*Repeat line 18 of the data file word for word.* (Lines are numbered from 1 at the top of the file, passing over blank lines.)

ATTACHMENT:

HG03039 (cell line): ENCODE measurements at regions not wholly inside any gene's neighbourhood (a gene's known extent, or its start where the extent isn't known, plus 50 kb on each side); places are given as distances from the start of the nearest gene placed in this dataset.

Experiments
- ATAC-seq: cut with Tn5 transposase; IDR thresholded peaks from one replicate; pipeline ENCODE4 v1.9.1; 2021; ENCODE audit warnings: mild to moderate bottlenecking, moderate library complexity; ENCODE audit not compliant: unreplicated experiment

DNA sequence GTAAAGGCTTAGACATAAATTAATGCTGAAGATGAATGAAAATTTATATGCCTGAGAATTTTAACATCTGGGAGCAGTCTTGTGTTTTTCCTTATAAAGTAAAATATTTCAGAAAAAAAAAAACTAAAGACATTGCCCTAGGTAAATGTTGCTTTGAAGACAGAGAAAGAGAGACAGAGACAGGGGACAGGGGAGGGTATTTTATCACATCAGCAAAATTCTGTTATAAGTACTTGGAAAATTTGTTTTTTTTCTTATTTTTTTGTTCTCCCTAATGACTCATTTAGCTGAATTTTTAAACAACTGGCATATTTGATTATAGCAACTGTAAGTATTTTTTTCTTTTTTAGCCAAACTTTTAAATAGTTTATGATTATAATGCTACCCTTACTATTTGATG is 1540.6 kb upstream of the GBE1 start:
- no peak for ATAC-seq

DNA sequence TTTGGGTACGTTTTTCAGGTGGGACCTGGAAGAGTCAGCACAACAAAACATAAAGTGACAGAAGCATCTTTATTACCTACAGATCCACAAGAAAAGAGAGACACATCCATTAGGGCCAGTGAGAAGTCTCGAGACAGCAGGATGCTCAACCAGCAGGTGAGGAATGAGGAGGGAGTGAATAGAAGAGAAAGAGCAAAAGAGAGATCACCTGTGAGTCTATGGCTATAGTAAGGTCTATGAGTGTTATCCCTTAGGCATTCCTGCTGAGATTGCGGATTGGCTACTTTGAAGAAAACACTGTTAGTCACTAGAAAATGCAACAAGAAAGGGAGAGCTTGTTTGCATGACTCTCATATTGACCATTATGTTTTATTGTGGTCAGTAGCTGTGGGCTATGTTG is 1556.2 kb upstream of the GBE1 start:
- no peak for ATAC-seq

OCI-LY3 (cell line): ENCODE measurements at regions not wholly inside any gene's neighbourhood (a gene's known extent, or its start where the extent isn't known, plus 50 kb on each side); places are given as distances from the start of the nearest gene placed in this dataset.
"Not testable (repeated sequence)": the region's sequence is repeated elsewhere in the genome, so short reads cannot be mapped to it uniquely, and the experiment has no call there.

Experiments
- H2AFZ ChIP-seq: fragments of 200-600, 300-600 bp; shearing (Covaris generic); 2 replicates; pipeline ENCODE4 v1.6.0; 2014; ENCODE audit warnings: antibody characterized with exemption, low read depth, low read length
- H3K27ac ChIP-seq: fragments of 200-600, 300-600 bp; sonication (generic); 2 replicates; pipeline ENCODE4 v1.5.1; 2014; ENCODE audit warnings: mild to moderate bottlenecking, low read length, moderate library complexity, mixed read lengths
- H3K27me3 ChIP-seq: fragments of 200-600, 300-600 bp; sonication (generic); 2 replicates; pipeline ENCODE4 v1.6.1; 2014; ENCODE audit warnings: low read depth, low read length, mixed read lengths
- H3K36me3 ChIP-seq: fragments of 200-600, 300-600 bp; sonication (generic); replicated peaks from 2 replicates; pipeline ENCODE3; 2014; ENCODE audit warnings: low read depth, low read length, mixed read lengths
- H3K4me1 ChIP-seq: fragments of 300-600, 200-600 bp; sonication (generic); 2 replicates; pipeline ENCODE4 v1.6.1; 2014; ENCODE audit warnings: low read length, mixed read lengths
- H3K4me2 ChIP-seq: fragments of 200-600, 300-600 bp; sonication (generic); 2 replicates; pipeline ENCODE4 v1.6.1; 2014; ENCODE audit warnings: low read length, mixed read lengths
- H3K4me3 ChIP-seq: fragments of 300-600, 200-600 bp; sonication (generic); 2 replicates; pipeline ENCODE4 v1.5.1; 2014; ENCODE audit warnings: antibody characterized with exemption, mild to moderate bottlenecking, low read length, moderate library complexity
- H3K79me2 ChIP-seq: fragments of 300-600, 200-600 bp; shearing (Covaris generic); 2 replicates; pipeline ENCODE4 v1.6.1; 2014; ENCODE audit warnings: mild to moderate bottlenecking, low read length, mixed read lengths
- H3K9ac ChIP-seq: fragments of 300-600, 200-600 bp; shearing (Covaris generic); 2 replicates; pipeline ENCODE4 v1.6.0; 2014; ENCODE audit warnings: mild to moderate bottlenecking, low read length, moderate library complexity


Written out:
- H3K79me2 ChIP-seq: fragments of 300-600, 200-600 bp; shearing (Covaris generic); 2 replicates; pipeline ENCODE4 v1.6.1; 2014; ENCODE audit warnings: mild to moderate bottlenecking, low read length, mixed read lengths